SALEM, Ohio — The largest shale play in the United States spans across Farm and Dairy’s readership area, producing one-fourth of the nation’s natural gas. This area is also known as the Utica and Marcellus basins.
“Shale gas continues to grow, right now harvesting 37.4 billion cubic feet per day,” said David Yoxtheimer, hydrogeologist and Extension associate with Penn State University’s Marcellus Center for Outreach and Research.
But millions of gallons of fluids are being used to drill and fracture those wells.
“Water management costs are significant — $2-$15 per barrel to dispose of the fluids,” he said. “When you think of millions of barrels being produced each day, those numbers add up quickly.”
Penn State’s Marcellus center reports between 5 and 25 percent of the cost to drill and develop a shale well is in managing the fluids.
Drillers use 50,000 to 100,000 gallons of water in the drilling process and 3- to 10-plus million gallons of water to hydraulically fracture a single well, according to 2016 reports from Penn State.
The fluid has to be managed before and after the well is drilled and/or fractured.
Shale well fluid facts:
37.4 billion cubic feet per day is harvested from the Utica and Marcellus shale plays
It costs between $2-$15 per barrel to dispose of the fluids
5-25 percent of the cost to drill and develop a shale well is in managing the fluids
50,000 to 100,000 gallons of water are used in drilling process
3- to 10-plus million gallons of water are used to hydraulically fracture of one well
(Source: Penn State Marcellus Center for Outreach and Research)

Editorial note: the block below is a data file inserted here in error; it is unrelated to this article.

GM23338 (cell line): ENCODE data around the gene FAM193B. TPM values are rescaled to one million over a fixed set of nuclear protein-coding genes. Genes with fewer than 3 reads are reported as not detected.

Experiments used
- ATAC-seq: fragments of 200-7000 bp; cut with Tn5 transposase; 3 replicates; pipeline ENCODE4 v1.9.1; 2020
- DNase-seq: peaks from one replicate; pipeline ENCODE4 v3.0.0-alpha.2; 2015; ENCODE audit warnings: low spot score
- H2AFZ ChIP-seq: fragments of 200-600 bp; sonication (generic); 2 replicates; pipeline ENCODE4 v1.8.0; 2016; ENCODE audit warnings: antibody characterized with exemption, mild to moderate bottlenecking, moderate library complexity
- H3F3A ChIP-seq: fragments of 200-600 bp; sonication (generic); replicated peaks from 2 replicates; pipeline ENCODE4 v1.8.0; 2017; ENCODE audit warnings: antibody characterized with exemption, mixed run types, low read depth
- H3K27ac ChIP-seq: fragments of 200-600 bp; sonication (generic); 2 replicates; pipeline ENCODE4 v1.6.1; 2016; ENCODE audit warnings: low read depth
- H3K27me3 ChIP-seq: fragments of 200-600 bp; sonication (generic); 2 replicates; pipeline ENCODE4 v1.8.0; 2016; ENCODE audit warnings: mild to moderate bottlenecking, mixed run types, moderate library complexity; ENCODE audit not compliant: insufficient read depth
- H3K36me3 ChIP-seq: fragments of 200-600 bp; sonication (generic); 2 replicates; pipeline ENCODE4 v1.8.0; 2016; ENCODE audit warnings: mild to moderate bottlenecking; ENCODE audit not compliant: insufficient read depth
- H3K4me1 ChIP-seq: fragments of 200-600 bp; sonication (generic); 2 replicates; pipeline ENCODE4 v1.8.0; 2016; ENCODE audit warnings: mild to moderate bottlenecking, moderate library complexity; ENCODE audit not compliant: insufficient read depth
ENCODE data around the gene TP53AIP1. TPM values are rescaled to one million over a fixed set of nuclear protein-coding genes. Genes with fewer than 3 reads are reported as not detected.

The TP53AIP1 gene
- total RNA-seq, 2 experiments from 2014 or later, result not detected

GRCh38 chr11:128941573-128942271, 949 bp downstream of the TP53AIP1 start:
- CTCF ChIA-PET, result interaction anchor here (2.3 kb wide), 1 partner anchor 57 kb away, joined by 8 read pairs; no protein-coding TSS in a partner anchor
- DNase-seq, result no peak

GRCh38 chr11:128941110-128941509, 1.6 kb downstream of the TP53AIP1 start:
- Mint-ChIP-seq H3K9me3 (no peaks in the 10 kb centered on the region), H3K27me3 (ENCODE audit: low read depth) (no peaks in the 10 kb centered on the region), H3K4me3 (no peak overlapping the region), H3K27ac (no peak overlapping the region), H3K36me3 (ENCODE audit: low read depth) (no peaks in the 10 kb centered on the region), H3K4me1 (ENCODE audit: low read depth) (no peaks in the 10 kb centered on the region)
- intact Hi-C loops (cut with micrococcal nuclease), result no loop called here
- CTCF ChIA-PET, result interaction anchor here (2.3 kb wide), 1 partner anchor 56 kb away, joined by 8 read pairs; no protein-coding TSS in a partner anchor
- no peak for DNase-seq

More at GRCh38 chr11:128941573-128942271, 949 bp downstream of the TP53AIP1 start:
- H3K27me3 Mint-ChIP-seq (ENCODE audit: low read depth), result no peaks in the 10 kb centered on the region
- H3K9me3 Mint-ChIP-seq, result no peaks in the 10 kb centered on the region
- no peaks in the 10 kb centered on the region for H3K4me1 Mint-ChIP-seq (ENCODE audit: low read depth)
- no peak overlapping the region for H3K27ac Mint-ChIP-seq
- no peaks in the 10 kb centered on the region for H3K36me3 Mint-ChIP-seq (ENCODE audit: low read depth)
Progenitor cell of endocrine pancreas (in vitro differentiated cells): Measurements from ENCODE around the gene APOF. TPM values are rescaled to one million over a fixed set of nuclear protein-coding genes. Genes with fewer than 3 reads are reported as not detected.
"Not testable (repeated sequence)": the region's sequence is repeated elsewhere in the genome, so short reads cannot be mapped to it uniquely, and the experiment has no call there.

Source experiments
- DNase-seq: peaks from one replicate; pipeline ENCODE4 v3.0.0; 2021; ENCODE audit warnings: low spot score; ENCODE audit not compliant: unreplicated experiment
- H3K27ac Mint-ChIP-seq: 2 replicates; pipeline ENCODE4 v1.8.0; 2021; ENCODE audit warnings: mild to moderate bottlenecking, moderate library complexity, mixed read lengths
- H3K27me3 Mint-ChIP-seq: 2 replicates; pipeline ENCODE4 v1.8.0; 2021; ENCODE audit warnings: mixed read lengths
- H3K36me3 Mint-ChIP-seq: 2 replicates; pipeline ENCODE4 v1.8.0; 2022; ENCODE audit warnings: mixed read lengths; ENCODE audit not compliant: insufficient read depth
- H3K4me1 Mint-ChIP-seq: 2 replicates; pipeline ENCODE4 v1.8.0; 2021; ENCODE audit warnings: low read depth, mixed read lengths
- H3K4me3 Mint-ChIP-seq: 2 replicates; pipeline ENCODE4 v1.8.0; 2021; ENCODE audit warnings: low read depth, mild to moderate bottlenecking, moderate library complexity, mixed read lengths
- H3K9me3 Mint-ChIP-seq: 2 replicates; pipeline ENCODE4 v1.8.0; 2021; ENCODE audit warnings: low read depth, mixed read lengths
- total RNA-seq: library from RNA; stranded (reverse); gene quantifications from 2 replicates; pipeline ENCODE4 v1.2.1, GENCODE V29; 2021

The flowback fluids, meaning the fluid that comes back to the surface immediately after fracking, can be anywhere from 5-50 percent.
Flowback fluids have a low concentration of metal and salts. Produced fluids that come out of the well over time and during production have a higher concentration of dissolved solids because they have had a longer time in contact with the shale. Experts estimate a half a barrel of produced fluid for every barrel of oil.
What is it?
What is the fluid being used? In fracturing fluid, there is a wide range of additives used. The additives are used to inhibit corrosion to protect the steel, biocides to disinfect, etc.
To find out what exactly is added to the water in a specific area or project, visit www.fracfocus.org, a website operated by the Ground Water Protection Council and the Interstate Oil and Gas Compact Commission.
“In most cases, the additives in the fluid account for less than 1 percent of the fluid used,” Yoxtheimer said.
There are five options for the fluids once they are used:
• Direct reuse, blending with new fluids;
• On-site treatment with reuse;
• Off-site treatment with reuse;
• Treatment, with discharge into ground water;
• Class II Underground Inspection Control well disposal;
“In Pennsylvania, 70-80 percent of fluids that are recycled are handled in the field,” said Yoxtheimer, who also serves as a liaison to advise stakeholders on key environmental issues.